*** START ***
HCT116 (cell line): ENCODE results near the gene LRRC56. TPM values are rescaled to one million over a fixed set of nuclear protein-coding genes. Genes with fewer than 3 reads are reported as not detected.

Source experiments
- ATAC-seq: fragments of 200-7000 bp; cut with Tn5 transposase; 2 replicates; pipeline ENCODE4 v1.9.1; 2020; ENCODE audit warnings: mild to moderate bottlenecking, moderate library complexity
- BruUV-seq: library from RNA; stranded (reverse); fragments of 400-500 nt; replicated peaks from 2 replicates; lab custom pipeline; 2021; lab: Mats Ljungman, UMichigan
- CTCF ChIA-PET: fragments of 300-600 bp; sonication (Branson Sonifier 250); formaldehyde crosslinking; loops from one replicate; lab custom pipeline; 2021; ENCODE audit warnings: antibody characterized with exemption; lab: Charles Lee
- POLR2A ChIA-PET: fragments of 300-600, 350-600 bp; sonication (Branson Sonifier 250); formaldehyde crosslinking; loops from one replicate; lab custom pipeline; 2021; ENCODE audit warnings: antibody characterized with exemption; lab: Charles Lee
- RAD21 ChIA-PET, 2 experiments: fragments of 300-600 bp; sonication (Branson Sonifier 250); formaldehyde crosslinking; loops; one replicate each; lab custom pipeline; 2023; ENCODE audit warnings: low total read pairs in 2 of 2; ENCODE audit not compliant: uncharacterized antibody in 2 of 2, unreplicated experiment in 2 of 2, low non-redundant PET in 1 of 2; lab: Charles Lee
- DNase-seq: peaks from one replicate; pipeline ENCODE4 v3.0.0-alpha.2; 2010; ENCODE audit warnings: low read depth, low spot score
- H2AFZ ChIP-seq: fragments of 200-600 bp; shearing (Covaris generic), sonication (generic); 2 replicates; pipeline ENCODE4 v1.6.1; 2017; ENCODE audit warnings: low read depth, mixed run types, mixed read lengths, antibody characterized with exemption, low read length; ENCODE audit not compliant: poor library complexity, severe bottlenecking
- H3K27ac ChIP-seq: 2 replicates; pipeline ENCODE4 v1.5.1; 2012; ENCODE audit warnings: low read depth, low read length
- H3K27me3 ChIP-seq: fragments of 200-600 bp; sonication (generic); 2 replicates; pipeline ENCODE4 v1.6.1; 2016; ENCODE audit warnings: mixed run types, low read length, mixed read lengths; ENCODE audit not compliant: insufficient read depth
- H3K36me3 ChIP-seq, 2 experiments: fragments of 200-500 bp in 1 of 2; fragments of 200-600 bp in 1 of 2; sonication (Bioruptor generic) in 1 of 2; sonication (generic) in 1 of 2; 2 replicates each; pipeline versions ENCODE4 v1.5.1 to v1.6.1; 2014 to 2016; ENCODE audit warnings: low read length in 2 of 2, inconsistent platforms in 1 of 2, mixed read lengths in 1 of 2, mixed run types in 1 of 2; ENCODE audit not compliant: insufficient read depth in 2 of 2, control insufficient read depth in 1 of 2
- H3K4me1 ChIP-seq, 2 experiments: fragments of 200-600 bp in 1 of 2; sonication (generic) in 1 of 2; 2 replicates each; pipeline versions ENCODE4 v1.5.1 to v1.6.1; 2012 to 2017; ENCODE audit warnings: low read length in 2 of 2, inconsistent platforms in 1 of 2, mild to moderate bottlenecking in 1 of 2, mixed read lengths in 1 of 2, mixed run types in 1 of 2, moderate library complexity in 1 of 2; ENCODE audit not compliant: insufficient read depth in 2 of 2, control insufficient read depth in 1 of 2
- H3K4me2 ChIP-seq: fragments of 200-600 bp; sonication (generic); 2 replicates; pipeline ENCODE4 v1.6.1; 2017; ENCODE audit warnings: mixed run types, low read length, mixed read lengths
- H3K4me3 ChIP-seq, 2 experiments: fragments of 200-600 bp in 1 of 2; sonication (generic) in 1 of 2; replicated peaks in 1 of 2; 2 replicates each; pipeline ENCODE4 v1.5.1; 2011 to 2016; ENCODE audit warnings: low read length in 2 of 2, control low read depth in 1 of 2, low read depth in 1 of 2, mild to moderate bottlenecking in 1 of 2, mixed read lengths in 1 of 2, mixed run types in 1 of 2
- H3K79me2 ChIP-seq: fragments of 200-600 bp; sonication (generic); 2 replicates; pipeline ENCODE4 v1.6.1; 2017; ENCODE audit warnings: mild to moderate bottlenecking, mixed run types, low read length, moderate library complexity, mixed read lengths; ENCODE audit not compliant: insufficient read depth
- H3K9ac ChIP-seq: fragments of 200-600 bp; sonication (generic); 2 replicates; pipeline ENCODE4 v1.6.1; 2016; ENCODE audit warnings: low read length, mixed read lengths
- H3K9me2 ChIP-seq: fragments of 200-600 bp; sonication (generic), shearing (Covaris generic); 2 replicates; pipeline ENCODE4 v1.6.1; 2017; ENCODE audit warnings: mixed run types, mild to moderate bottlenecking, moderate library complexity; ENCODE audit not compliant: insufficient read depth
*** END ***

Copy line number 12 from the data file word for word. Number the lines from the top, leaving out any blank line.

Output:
- H3K36me3 ChIP-seq, 2 experiments: fragments of 200-500 bp in 1 of 2; fragments of 200-600 bp in 1 of 2; sonication (Bioruptor generic) in 1 of 2; sonication (generic) in 1 of 2; 2 replicates each; pipeline versions ENCODE4 v1.5.1 to v1.6.1; 2014 to 2016; ENCODE audit warnings: low read length in 2 of 2, inconsistent platforms in 1 of 2, mixed read lengths in 1 of 2, mixed run types in 1 of 2; ENCODE audit not compliant: insufficient read depth in 2 of 2, control insufficient read depth in 1 of 2